There Birvan found another 5,000 Yazidi girls enslaved. “They would come and take any girl against her will; if she refused, they would kill her on the spot.

“They used to come and buy the girls without a price, I mean, they used to tell us Yazidi girls, you are sabiya [spoils of war, sex slaves], you are kuffar [infidels], you are to be sold without a price,” meaning they had no base value and explains why Yazidi girls were “sold” in exchange for a few packs of cigarettes.

“Anyone who walked by our room and liked us would just say ‘Let’s go.'”

When her turn came and a man said “come,” “I refused and resisted, and he beat me savagely.” He purchased her, forced her to his home, which had formerly belonged to Yazidis, where, to live, she gratified him.

When asked about him, she said, “He was truly foul, truly, I mean, if you saw him, there’s no difference between him and a beast. Actually animals have more mercy in their hearts than these [ISIS].”

When Ja’far Abdul asked for more details of her everyday experiences, Birvan visibly appeared uncomfortable. She kept pausing, simply repeating the word “rape.” At one point she said “there were 48 ISIS members in that house, and we were two girls — two Yazidi girls” — as if to say “use your imagination.”

She told how they had once taken her friend to an adjacent room: “you could not begin to comprehend what was happening there!” She heard her friend screaming out her name and saying “Please help me, save me!”

The only recurrent thought she had was “What wrong did these children — or I — commit to deserve all this? … I lost my father and brothers, and then even my mother was taken from me. … We were just children. Any girl over 9 years old, they took her — raped her.”

Birvan said she tried to commit suicide four times. Once she took 150 pills she found in the house; what pills she never knew. She suffered toxic poisoning but did not die. Abdul asked if anyone had taken her to a hospital. She said: “What hospital?! They beat me even more!”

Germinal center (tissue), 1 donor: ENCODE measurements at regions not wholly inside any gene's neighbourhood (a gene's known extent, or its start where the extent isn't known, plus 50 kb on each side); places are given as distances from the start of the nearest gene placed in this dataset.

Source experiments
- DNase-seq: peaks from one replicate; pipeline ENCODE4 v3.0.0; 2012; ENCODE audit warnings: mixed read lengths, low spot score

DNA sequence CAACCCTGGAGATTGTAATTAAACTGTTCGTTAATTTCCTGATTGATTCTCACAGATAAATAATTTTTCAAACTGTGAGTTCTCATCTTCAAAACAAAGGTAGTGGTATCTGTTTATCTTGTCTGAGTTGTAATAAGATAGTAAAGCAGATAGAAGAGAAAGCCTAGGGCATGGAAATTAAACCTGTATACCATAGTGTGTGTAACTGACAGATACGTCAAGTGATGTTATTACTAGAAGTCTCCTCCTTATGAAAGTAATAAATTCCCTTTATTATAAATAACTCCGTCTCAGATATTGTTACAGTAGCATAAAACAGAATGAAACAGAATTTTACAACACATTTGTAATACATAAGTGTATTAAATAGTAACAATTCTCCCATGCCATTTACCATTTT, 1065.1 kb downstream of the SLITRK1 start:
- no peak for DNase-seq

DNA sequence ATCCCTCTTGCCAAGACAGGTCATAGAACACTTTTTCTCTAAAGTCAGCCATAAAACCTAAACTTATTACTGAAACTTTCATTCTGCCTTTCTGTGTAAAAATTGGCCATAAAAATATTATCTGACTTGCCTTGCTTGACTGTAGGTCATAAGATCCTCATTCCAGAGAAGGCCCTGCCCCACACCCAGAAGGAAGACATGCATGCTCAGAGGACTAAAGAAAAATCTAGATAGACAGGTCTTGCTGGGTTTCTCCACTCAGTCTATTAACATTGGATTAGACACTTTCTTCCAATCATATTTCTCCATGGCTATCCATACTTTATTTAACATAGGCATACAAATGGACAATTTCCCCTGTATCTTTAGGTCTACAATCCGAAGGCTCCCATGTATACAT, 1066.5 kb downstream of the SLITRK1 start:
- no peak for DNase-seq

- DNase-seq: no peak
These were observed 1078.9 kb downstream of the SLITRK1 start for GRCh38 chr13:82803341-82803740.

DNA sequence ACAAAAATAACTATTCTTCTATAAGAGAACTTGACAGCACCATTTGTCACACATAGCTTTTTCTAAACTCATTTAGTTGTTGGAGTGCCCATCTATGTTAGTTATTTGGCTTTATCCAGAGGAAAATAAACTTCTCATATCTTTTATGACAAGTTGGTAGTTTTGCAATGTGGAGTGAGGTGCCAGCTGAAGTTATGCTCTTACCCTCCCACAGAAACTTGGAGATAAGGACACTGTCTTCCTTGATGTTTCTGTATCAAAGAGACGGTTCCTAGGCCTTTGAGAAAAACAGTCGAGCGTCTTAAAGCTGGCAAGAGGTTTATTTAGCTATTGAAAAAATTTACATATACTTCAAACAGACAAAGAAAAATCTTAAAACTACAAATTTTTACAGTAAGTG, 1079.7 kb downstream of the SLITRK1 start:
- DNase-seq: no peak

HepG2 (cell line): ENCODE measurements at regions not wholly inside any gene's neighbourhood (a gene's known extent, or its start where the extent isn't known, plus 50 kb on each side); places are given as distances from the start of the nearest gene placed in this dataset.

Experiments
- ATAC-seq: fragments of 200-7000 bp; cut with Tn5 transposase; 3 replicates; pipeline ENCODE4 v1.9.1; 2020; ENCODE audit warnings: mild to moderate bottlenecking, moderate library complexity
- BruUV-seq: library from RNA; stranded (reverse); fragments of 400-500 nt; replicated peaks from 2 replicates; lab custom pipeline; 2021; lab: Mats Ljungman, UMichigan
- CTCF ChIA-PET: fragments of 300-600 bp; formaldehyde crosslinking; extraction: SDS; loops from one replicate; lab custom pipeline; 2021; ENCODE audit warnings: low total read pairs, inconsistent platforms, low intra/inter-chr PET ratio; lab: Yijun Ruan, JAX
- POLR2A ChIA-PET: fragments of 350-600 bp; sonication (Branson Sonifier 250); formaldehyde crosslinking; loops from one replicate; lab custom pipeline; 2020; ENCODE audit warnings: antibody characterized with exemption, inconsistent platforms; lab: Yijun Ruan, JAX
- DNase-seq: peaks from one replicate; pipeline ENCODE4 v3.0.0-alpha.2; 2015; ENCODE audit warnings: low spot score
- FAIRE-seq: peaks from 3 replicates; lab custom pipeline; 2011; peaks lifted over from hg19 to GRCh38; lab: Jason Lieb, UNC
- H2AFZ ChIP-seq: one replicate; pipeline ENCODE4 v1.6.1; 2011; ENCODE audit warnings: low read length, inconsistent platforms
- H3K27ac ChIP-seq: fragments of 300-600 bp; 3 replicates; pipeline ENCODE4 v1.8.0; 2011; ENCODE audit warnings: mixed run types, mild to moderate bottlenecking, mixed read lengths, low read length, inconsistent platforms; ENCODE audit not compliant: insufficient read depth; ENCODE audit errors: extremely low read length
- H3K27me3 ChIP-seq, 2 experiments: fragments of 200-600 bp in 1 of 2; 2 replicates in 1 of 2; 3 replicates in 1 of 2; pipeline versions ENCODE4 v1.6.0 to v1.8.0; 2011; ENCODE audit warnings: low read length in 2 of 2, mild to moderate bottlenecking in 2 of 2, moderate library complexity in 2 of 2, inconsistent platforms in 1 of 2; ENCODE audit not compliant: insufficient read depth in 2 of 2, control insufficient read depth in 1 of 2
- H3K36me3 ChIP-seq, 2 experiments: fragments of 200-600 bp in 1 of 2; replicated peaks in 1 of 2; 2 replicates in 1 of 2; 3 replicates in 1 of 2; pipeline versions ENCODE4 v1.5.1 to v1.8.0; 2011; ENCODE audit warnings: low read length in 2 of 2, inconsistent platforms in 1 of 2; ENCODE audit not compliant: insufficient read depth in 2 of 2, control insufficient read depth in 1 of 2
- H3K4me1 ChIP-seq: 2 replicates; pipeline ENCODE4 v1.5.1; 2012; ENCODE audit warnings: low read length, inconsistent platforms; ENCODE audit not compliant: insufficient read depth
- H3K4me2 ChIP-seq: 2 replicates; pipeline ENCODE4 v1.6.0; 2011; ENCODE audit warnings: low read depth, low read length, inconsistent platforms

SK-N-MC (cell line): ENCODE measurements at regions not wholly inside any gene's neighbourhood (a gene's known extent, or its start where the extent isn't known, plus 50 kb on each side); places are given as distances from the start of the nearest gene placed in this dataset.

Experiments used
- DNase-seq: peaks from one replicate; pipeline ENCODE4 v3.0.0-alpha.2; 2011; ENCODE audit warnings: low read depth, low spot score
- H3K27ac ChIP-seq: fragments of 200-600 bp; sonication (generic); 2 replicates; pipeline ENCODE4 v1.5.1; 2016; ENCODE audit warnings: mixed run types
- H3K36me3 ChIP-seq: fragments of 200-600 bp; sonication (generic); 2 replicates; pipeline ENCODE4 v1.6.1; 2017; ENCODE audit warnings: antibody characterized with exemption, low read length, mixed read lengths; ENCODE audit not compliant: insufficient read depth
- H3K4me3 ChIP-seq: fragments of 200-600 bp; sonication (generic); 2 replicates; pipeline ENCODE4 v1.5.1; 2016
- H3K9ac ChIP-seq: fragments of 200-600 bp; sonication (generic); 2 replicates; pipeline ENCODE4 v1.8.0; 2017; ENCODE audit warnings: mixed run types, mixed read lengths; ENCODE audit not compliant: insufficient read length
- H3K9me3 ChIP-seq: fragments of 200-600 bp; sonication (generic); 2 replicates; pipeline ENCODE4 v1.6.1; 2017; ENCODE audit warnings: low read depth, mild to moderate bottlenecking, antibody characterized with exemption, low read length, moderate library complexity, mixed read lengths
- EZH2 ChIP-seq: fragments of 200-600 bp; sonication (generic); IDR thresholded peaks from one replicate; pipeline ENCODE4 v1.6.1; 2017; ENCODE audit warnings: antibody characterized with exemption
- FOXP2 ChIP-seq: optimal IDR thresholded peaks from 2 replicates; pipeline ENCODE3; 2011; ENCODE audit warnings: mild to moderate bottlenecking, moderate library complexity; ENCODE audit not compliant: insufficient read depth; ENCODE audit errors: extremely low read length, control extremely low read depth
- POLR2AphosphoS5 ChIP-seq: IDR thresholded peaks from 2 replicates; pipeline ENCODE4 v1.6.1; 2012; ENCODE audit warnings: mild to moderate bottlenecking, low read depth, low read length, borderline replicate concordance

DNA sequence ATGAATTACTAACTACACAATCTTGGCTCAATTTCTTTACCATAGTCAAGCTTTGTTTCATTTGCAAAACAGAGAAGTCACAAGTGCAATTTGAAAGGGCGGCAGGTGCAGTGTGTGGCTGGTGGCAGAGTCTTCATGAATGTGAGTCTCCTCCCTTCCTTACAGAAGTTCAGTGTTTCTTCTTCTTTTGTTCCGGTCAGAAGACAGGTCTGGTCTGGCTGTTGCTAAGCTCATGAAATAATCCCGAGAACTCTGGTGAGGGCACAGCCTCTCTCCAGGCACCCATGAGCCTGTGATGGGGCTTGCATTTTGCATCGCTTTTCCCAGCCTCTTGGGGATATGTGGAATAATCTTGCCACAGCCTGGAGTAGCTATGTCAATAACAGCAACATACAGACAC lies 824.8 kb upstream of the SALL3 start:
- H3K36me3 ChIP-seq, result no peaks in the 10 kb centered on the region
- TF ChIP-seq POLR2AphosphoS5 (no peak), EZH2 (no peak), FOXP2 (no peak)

She also tried to drink gasoline and slice her wrists. “Life was a nightmare,” she said.

She said the Yazidi women were forced to wear burqas when they were traveling outside, and mostly to hide who they were. They also compelled the girls to dress scantily. “Everything,” she said, “was easy for them.”

When asked if there was a daily routine, she said “Every day I died 100 times over. Not just once. Every hour I died, every hour. … From the beating, from the misery, from the torture.”

Birvan eventually managed to escape — “only because my determination was such that I didn’t care if I got caught. Escape or death were both better than remaining there.”

Other Yazidi and non-Muslim women living under ISIS have not been able to escape; they are hoping we will rescue them.

Raymond Ibrahim is the author of Crucified Again: Exposing Islam’s New War on Christians (published by Regnery in cooperation with the Gatestone Institute, April 2013).